• Root the cuttings in ponds or plant them into holes at the river’s edge, using rope or strategically placed rocks to secure them.
  • Your cuttings will be more successful if you plant them when the water level is low because this gives the cuttings enough time to establish their roots before the next flood or high-flow event.


For producing larger quantities of palmiet, it is better to propagate them from seed.

  • Follow the ecological restoration principle of harvesting seeds within the same river catchment where you are planting to ensure genetic integrity.
  • In summer, between November and January, monitor the developing palmiet seed heads because the seeds ripen and are released in a narrow time period that varies from location to location and from year to year.
  • Dry your harvested seed heads on racks out of the wind – the seeds are very fine and can blow away.
  • The seed heads open as they dry and release the seeds. You might have to chip the remaining seed heads with an electric chopping machine and then sieve the mixture. Discard the coarse seed capsules or heads afterwards and keep the fine seeds for sowing.
  • Sow the seeds on the surface of a moist growing medium – peat gets best results – in seed buckets or germination trays.
  • Germination usually takes five to seven days.
  • Keep the seedlings in a tunnel or covered with clear plastic bags to help them stay moist.
  • Once the seedlings are one centimetre high, transplant them individually into larger seed trays.
  • Larger seedlings can be placed in potting bags in an acidic, sandy medium.
  • Plant the young palmiet plants along riverbanks, in the river bed or in wetlands in late spring or at the beginning of summer when the water is low or has dropped after winter rains. This helps roots establish themselves and reduces plants lost due to flooding.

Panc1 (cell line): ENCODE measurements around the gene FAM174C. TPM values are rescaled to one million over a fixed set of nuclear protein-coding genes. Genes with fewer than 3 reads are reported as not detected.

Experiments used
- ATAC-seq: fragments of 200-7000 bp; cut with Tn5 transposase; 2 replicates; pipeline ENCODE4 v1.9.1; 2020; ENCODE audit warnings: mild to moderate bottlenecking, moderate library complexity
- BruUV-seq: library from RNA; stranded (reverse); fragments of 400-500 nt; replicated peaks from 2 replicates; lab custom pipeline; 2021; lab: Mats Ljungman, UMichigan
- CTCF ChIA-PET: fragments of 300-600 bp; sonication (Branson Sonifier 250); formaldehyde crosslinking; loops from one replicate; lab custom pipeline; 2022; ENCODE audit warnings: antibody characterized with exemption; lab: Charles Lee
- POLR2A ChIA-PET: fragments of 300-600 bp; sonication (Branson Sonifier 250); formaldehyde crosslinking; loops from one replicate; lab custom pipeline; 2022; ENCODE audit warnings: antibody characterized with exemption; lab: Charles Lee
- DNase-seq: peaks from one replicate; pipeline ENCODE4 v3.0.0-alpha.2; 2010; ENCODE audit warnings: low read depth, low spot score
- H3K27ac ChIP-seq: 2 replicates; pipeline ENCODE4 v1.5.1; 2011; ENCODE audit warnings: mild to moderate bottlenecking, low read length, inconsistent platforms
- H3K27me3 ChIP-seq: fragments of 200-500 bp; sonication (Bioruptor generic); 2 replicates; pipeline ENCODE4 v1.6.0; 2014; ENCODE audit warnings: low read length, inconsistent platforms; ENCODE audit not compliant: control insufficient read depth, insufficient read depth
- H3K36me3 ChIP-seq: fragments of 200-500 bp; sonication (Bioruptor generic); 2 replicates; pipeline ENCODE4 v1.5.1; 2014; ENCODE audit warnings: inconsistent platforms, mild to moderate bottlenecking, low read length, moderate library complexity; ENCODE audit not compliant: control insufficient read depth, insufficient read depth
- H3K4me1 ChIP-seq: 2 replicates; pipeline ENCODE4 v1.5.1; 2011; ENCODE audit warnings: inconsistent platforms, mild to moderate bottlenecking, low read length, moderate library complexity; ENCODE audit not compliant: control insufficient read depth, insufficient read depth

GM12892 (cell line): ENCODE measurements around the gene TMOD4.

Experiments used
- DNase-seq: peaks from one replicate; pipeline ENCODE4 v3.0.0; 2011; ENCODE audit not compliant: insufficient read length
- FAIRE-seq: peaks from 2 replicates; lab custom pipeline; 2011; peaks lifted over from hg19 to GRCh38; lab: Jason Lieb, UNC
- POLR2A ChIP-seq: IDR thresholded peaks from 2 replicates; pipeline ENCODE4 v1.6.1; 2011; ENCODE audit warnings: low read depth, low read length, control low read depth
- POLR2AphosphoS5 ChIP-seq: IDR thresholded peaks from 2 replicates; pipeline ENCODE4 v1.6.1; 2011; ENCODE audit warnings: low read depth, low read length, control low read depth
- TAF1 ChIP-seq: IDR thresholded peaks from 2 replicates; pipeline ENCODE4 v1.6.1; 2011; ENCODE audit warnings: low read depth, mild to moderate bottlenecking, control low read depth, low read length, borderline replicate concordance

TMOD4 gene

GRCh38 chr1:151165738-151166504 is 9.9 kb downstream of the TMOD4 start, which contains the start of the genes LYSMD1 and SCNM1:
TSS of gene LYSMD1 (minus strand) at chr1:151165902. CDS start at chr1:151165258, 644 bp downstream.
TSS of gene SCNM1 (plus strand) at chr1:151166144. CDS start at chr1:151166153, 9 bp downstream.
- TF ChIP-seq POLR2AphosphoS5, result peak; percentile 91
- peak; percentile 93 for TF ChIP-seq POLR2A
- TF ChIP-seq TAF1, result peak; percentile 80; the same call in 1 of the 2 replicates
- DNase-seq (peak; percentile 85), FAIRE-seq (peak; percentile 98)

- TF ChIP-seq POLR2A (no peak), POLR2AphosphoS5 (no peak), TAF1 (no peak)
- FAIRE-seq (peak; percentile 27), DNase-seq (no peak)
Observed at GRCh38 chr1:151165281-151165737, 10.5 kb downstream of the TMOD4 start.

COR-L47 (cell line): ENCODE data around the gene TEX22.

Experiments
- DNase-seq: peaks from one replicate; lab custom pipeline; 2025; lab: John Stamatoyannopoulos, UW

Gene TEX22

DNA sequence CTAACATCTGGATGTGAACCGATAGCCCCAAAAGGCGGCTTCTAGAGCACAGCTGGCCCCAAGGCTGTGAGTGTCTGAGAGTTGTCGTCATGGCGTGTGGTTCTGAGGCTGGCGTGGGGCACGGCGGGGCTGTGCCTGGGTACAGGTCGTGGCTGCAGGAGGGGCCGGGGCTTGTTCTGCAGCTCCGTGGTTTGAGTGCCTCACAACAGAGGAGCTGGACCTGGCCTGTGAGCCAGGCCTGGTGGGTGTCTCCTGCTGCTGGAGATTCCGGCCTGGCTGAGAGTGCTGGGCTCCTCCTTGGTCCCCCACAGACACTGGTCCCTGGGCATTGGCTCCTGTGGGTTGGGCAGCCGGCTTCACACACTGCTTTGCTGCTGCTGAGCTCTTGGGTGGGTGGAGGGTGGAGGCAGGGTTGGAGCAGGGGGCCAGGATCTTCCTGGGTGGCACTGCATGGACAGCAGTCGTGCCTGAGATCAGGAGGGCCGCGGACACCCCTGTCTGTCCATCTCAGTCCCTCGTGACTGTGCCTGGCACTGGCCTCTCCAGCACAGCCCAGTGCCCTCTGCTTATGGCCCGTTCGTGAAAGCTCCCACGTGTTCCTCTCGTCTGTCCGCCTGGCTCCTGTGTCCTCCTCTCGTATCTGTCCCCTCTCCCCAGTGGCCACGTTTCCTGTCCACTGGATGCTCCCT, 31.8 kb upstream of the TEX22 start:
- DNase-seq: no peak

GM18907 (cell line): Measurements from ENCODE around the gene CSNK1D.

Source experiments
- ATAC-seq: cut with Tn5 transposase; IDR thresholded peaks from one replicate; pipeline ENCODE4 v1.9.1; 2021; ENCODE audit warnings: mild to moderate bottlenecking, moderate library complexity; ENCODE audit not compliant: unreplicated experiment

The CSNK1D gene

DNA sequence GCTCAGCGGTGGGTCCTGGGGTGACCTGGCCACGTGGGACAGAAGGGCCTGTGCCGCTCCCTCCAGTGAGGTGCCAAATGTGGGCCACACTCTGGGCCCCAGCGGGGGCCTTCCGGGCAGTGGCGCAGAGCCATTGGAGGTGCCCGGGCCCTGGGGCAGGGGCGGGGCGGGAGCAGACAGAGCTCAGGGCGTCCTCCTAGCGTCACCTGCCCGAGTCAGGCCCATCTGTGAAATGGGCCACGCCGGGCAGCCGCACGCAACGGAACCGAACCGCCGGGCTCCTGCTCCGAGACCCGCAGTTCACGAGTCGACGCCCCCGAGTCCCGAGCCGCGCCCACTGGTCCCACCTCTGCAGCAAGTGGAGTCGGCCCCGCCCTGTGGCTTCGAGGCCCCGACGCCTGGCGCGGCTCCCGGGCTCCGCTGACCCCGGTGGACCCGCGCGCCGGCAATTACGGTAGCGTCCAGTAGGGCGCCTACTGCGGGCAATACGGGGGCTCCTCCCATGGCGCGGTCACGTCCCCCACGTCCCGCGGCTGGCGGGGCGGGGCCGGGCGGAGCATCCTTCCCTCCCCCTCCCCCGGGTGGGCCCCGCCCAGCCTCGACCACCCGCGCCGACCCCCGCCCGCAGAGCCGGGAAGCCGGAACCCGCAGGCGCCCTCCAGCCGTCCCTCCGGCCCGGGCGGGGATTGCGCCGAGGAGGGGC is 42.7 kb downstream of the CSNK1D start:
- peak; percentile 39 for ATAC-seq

• Within only a few weeks after planting, even small palmiet plants can withstand higher water flows thanks to their highly developed root structure.

Above: Palmiet flowerheads are dried to release the tiny seeds and soon form leggy seedlings.



One of palmiet’s surprising attributes is its roots, which in seedlings are about double the length of its leaves. This helps plants establish themselves in environments where flooding cycles happen.


 Since Rodney February of WWF-SA and Johann formed a Palmiet WhatsApp study group in 2017 to share information and growing tips, many more people have successfully grown and planted palmiet in degraded river and wetland ecosystems. If you would like to join in, see our step-by-step guide and WhatsApp Johann on the contact below to join the group.

Clean fresh water is essential to our wellbeing so any effort we put into rehabilitating the health of our freshwater ecosystems will have a positive impact on our future.

Georgina van Biljon ( is consultant for Intaba Environmental Services and secretary of the African board of the Society for Ecological Restoration (SER).

Johann van Biljon ( founded Tulbagh’s Intaba Environmental Services and has been growing and using palmiet in river and wetland restoration for more than 15 years. Mail him for more information or if you are interested in joining the palmiet WhatsApp study group.

This article was featured in Veld & Flora in the March 2023 edition.

To read this article and others like it in Veld & Flora, become a BotSoc member today:


Submit a Comment

Your email address will not be published. Required fields are marked *

Meet the kalanchoe people
Where to Enjoy Aloes in South Africa
Growing trust Sthembile Zondi
Sustainable gardening with Keith Kirsten
1 2 11


Open Monday to Friday 10h00 to 14h00. Closed on weekends and public holidays.

December holidays:  Office will be closed from the 25th December and reopen 1st working day of the new year

Contact Us

We are experiencing intermittent faults with our landlines. If you can't get through on our landline +27 (0) 21 797 2090 , please phone or send a message to our alternate WhatsApp number: +27 (0) 65 922 6163.







Pin It on Pinterest

Share This